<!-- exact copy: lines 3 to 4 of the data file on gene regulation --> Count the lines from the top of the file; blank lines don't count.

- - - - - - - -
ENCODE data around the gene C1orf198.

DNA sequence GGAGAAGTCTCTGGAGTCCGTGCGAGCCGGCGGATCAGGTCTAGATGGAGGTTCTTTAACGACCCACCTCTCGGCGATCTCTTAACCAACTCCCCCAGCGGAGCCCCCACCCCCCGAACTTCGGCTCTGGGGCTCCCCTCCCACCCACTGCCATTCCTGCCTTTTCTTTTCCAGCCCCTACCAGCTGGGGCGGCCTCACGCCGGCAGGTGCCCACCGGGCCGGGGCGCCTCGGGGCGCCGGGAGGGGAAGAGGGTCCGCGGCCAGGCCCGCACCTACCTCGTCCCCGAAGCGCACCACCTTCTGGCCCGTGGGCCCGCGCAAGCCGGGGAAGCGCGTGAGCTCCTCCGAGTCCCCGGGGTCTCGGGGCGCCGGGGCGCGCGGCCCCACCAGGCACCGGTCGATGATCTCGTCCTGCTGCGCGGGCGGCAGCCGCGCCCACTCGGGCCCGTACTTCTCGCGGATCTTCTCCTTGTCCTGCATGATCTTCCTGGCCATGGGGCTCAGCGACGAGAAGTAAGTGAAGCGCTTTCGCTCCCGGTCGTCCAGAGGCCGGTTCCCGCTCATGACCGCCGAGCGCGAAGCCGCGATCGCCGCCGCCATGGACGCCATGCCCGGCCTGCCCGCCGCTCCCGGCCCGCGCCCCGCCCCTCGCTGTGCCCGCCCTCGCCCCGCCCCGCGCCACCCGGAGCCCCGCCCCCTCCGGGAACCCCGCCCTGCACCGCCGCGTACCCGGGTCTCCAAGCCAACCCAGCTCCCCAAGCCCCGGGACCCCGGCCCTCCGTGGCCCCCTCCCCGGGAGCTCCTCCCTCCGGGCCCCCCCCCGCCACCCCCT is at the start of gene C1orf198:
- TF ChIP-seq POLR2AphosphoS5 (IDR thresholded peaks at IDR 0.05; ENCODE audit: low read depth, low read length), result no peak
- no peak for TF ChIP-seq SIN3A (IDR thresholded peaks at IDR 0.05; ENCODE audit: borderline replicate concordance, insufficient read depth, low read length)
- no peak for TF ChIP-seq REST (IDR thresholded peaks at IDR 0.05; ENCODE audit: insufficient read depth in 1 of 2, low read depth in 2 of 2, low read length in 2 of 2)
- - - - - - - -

- TF ChIP-seq POLR2AphosphoS5 (IDR thresholded peaks at IDR 0.05; ENCODE audit: low read depth, low read length), result no peak
- no peak for TF ChIP-seq SIN3A (IDR thresholded peaks at IDR 0.05; ENCODE audit: borderline replicate concordance, insufficient read depth, low read length)